Nash’s equilibrium is a simple concept that helps economists predict how competing companies will set prices, how much to pay a much-in-demand employee and even how to design auctions so as to squeeze the most out of bidders. It was developed by John Nash, the Nobel-winning economist and mathematician, whose life story was told in the Academy Award-winning movie A Beautiful Mind.
It provides a fascinating frame to look at human behaviour, and shows how, in non-co-operative situations involving two or more players, individuals end up making decisions that are terrible for the group.
One of the best-known illustrations is the prisoner’s dilemma: two criminals in separate prison cells face the same offer from the public prosecutor. If they both confess to a bloody murder, they each face three months in jail. If one stays quiet while the other confesses, then the snitch will get to go free, while the one who stayed quiet will face a whole year in jail. And if both hold their tongue, then they each face a minor charge, and only a month in jail.
Collectively, it would be best for both to keep quiet. But given knowledge that the other player’s best decision is to “confess and betray”, each prisoner individually chooses to confess ending up with both going to prison for 3 months each.
In a Nash equilibrium, every person in a group makes the best decision for himself, based on what he thinks the others will do. And this inevitably ends up being a bad decision for the collective.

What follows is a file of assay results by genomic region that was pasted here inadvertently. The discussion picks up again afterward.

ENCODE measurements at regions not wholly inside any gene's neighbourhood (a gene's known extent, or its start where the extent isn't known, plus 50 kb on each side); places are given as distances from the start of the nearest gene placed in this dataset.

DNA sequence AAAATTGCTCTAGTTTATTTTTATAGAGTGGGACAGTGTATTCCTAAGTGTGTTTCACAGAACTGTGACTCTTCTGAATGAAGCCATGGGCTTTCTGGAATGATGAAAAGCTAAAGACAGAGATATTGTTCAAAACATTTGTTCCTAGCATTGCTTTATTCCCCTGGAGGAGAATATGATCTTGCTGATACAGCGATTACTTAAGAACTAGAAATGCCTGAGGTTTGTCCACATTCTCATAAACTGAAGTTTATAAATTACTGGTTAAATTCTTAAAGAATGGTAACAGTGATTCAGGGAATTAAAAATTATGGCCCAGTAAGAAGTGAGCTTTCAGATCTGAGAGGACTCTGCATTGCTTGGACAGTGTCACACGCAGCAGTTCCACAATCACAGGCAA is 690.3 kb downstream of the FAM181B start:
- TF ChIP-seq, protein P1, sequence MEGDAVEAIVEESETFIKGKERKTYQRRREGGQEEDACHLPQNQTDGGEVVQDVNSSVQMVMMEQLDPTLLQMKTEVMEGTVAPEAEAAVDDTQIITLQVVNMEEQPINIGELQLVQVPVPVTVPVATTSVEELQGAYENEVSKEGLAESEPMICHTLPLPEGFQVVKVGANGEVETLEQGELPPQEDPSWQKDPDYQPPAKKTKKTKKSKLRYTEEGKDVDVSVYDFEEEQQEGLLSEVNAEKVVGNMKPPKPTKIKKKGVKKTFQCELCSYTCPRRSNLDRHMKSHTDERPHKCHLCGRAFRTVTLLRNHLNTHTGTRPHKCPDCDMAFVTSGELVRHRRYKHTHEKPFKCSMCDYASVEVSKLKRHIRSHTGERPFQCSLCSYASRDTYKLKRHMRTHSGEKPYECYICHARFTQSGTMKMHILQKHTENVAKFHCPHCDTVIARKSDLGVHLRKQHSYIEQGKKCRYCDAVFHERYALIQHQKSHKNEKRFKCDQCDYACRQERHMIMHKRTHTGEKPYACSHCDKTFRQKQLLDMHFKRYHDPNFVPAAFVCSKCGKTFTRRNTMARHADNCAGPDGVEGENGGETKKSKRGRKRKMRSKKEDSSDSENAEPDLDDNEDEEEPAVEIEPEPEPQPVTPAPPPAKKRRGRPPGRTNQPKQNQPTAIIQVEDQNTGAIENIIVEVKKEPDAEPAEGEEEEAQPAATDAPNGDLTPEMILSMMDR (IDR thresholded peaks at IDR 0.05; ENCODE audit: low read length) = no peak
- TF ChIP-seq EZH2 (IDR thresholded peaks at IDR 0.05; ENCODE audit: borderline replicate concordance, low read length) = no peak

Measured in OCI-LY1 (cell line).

Another example is The Marriage Supermarket.
Imagine a marriage supermarket. In this supermarket any man and woman who pair up get $100 to split between them.
Suppose 20 men and 20 women show up at the supermarket, it’s pretty clear that all the men and women will pair up and split the $100 gain about equally: $50,$50.
Now imagine that the sex ratio changes to 19 men and 20 women. You would imagine that this would only have a minor effect on proceedings but then you’d be surprised.
Imagine that 19 men and women have paired up splitting the gains $50:$50 but leaving one woman with neither a spouse nor any gain. Being rational this unmatched woman is unlikely to accede to being left with nothing and will instead muscle in on an existing pairing offering the man say a $60:$40 split. The man being rational will accept but this still leaves one women unpaired and she will now counter-offer $70:$30. And so it goes inexorably drives down each woman’s share of the $100 to one penny — except for the 20th woman, who gets nothing at all.
Simply stated, in non co-operative markets with shared resources, small changes can trigger massive changes to individual incentives, leading to a mutually bad equilibrium state.
In the case of dating apps, the shared resource in question is a female user’s attention.
American dating apps roughly have a ratio of 60% male to 40% female. With Indian apps, this ratio may be even more skewed. When you take activity into consideration, men have been found to be twice as active as women, which makes the ratio even more lopsided.
We’ve already seen how even slight imbalances in a market can dramatically shift the power away from the overrepresented group.